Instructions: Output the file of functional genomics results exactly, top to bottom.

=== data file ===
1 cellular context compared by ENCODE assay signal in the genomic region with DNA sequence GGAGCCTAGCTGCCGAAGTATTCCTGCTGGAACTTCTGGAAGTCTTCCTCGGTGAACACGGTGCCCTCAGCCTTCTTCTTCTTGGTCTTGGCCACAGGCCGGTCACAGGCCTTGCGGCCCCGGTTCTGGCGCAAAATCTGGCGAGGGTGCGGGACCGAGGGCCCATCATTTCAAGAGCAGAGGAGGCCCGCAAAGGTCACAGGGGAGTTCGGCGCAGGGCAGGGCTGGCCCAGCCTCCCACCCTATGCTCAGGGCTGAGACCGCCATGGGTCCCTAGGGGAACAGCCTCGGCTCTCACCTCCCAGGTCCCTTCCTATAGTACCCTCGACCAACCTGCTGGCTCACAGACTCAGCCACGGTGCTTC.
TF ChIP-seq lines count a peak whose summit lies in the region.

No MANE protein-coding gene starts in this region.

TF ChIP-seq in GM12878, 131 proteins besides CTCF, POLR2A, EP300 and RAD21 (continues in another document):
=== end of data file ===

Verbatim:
1 cellular context compared by ENCODE assay signal in the genomic region with DNA sequence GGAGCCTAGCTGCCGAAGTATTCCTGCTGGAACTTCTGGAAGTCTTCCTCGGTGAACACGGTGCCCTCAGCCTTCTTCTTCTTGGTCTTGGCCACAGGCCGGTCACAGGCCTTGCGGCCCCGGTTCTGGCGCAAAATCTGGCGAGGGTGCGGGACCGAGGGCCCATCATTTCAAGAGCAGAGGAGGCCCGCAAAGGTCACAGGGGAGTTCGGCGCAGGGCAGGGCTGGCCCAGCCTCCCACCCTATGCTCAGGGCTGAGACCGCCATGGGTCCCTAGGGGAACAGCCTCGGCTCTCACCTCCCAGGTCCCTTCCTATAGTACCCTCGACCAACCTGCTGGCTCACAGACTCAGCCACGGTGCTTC.
TF ChIP-seq lines count a peak whose summit lies in the region.

No MANE protein-coding gene starts in this region.

TF ChIP-seq in GM12878, 131 proteins besides CTCF, POLR2A, EP300 and RAD21 (continues in another document):